There has been an increase in monsoon-related vector-borne diseases such as malaria, dengue fever, leptospirosis, swine flu, chikungunya, and typhoid fever in Mumbai and Pune and major cities.
While a number of combat measures have been initiated in the Mumbai Metropolitan Area (MMR) and the Pune Metropolitan Area (PMR), the Public Health Department is also concentrating on the Kolhapur, Sangli and Satara districts in western Maharashtra and the Konkan districts in Raigad and Ratnagiri hit by massive floods last month.
So far, only one case of the Zika virus has been reported from the village of Belsar in Purandar Tehsil in the Pune district.
By mid-July, around 240 cases of malaria, 17 cases of leptospirosis, 10 and 13 cases of swine flu had been reported in Mumbai, according to the Brihanmumbai Municipal Corporation (BMC). During the same period, the Pune Municipal Corporation (PMC) reported around 300 cases of dengue, malaria and swine flu.
The number of monsoon-related complaints has increased this year due to the relaxation of lockdown restrictions, which has resulted in free movement of people after the Covid-19 curve flattened during the second wave.
Now people have started eating junk food again, which is having negative effects on their health.
Dr. Sanjay Nagarkar, General Practitioner, Apollo Spectra Hospital, Pune, said, “Dengue is a life-threatening mosquito-borne disease, typhoid is a bacterial infection that can lead to high fevers, and chikungunya is known as a viral disease that occurs through mosquitos. The number of patients infected with dengue, chikungunya and typhus is currently increasing. The majority of patients who come to the clinic for treatment have a fever, and the number of these patients has increased by around 10% over the past two weeks. “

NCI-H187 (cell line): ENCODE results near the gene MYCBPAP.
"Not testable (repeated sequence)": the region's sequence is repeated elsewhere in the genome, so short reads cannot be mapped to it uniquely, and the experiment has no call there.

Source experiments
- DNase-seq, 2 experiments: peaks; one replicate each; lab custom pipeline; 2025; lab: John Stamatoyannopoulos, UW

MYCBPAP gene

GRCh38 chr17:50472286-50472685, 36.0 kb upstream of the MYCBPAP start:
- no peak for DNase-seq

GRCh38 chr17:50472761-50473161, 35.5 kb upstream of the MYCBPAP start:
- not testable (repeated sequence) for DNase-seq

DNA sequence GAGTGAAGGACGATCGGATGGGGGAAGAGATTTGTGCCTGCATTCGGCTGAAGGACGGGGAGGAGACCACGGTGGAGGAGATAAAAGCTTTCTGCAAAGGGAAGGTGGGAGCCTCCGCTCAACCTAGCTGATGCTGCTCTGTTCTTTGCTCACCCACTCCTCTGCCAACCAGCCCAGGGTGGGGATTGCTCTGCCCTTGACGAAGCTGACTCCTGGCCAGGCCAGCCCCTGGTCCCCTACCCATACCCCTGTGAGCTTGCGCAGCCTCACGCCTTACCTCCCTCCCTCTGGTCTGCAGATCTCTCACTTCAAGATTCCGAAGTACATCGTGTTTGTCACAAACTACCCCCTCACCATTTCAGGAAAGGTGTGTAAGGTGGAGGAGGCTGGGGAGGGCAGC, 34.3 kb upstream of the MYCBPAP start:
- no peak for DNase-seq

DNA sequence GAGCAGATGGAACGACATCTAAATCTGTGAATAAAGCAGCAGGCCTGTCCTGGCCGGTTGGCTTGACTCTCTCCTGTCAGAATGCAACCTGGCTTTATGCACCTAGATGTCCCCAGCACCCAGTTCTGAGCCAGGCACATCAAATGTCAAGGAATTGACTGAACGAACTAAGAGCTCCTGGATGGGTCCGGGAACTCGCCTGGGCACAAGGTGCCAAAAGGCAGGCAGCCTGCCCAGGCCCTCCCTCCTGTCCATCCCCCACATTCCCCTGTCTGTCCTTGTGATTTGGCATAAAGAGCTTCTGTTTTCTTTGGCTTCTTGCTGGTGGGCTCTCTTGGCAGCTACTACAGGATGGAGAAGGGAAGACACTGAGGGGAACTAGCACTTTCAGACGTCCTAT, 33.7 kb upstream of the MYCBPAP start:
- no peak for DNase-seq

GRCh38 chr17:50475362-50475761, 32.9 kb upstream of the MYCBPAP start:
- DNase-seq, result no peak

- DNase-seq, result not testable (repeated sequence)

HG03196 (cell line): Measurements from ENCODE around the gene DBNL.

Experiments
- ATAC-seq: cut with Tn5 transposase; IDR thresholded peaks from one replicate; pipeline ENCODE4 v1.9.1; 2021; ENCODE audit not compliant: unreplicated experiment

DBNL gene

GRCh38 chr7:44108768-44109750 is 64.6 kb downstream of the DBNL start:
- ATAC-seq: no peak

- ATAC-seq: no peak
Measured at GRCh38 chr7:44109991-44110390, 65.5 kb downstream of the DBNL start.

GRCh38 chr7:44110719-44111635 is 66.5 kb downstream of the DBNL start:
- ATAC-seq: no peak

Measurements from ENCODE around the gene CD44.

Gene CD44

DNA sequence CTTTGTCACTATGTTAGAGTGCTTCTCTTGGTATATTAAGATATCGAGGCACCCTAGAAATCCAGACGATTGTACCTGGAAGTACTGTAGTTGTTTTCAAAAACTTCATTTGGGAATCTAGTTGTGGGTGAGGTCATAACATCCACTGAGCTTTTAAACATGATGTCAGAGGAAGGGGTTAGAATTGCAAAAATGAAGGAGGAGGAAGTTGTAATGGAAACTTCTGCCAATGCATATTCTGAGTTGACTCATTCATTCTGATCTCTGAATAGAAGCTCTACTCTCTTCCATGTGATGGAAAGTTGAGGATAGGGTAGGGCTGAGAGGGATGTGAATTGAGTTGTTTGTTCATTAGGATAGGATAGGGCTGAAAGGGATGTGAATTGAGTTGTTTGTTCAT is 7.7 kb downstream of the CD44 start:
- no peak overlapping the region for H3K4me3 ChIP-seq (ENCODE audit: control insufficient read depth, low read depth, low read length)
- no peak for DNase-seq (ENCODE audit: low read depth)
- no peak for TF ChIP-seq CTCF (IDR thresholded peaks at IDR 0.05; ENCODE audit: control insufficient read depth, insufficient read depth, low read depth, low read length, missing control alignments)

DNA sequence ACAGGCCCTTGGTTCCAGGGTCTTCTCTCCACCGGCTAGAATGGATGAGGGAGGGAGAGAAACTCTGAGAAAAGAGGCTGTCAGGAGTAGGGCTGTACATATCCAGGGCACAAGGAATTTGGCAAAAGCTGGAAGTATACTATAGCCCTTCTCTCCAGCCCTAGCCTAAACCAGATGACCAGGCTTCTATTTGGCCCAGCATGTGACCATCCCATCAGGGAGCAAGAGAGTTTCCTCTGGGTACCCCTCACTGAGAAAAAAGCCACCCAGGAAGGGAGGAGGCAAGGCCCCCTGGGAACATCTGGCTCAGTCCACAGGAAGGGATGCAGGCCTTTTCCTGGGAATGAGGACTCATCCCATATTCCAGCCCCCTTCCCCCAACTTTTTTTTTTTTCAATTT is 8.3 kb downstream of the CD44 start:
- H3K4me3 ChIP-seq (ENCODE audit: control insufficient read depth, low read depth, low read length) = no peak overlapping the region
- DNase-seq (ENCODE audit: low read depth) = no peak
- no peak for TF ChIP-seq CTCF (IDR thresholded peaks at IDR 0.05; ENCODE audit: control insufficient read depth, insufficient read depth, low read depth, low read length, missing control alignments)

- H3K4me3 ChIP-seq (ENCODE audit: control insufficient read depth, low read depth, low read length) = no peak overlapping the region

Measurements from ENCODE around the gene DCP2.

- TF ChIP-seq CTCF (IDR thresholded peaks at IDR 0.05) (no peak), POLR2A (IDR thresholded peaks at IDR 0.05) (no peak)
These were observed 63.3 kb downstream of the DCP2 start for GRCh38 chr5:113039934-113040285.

Dr. Vikrant Shah, Consultant, Critical Care and Infectious Disease Specialist, Zen Multispeciality Hospital, Chembur, said, “We are currently seeing an increase in both dengue and malaria cases. Dengue fever and malaria cases have increased in the past four weeks. If the fever does not go away within two to three days, accompanied by chills, headaches, and muscle aches, a doctor should be consulted. These symptoms could be due to malaria, dengue fever. Even in the monsoons, fever with vomiting and loose stools as well as yellowing of the eyes can indicate jaundice and acute gastroenteritis. Take medication as prescribed by your doctor and do not choose home remedies. “
Dr. Kirti Prakash Kotla, consulting pathologist at Apollo Diagnostics in Pune, said: “Contaminated water in the rainy season leads to an increase in various infectious diseases. Patients with dengue, malaria, typhoid and chikungunya usually have a hard time. With early diagnosis, the patient can be treated successfully through timely intervention. So if you have a fever, just see a doctor instead of ignoring it. “
During trips and awareness-raising campaigns carried out by BMC, larvae of dengue-transmitting mosquitoes were found in 39,481 locations and malaria-transmitting mosquitoes in 7,922 locations.